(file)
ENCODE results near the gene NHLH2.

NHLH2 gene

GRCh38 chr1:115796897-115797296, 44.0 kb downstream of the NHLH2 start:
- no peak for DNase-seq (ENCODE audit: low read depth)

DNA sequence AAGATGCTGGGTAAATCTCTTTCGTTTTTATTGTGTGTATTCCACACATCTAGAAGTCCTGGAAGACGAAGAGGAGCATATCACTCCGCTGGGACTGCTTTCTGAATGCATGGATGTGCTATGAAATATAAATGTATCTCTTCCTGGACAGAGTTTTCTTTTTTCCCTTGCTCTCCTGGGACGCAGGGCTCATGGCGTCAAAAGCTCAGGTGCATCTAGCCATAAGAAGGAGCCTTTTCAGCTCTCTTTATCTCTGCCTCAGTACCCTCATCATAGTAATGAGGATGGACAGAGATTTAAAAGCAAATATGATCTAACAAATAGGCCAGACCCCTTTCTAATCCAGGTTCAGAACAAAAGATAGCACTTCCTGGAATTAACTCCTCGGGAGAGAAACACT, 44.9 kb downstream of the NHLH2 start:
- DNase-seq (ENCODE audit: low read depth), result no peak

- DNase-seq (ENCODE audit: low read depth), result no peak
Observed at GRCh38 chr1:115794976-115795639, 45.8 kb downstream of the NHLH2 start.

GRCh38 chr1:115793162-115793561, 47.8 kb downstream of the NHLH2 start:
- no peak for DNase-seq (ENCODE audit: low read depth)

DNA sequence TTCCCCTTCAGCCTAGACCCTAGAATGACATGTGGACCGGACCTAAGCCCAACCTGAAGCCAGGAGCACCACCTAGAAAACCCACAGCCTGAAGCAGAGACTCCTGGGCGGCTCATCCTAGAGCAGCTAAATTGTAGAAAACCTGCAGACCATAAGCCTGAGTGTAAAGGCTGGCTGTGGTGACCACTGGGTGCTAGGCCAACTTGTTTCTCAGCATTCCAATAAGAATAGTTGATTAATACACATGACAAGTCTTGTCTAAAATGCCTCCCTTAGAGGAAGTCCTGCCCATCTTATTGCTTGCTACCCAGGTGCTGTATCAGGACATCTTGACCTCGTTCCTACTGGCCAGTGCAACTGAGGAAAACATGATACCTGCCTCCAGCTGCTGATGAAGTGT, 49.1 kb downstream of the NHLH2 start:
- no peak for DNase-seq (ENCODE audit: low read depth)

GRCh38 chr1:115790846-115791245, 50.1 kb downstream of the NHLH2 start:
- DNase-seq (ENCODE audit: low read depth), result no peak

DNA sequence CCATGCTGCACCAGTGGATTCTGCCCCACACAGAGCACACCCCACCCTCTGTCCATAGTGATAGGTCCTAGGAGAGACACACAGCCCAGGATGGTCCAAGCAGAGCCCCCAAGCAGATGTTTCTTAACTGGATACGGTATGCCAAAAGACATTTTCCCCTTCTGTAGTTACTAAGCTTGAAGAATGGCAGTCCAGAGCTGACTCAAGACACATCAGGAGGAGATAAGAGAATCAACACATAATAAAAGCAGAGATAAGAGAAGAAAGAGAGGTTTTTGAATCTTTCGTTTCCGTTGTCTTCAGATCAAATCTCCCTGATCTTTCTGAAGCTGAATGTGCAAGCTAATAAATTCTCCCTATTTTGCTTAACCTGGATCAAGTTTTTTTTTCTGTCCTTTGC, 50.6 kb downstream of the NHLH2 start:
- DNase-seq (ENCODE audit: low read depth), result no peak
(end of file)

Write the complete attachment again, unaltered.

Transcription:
ENCODE results near the gene NHLH2.

NHLH2 gene

GRCh38 chr1:115796897-115797296, 44.0 kb downstream of the NHLH2 start:
- no peak for DNase-seq (ENCODE audit: low read depth)

DNA sequence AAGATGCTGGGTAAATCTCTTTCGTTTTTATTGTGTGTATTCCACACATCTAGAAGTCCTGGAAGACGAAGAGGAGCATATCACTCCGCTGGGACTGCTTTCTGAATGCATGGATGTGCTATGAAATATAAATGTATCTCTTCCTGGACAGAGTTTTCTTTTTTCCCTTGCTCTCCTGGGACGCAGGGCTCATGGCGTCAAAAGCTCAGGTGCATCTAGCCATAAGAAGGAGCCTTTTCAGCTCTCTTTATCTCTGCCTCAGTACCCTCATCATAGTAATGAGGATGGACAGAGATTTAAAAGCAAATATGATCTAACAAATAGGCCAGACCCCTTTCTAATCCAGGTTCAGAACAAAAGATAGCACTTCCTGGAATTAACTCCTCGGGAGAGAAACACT, 44.9 kb downstream of the NHLH2 start:
- DNase-seq (ENCODE audit: low read depth), result no peak

- DNase-seq (ENCODE audit: low read depth), result no peak
Observed at GRCh38 chr1:115794976-115795639, 45.8 kb downstream of the NHLH2 start.

GRCh38 chr1:115793162-115793561, 47.8 kb downstream of the NHLH2 start:
- no peak for DNase-seq (ENCODE audit: low read depth)

DNA sequence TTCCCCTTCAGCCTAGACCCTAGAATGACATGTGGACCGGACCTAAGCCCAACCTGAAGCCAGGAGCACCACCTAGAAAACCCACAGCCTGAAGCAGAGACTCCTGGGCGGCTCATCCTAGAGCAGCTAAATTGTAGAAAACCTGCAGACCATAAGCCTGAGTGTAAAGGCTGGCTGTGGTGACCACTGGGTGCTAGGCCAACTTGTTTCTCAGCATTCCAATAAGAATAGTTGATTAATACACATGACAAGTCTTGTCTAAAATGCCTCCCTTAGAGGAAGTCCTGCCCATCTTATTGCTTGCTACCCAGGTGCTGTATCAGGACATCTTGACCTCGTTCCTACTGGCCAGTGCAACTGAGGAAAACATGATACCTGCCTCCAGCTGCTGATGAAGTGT, 49.1 kb downstream of the NHLH2 start:
- no peak for DNase-seq (ENCODE audit: low read depth)

GRCh38 chr1:115790846-115791245, 50.1 kb downstream of the NHLH2 start:
- DNase-seq (ENCODE audit: low read depth), result no peak

DNA sequence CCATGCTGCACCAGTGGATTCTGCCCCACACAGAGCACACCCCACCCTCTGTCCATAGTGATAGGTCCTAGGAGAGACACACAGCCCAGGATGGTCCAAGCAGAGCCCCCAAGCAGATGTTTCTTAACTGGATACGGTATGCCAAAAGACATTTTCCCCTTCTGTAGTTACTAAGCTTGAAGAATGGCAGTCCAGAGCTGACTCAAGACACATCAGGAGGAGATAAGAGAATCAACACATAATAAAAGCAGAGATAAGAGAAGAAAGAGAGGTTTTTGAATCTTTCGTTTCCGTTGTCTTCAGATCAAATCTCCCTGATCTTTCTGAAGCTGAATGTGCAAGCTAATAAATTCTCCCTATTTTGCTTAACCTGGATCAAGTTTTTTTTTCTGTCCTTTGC, 50.6 kb downstream of the NHLH2 start:
- DNase-seq (ENCODE audit: low read depth), result no peak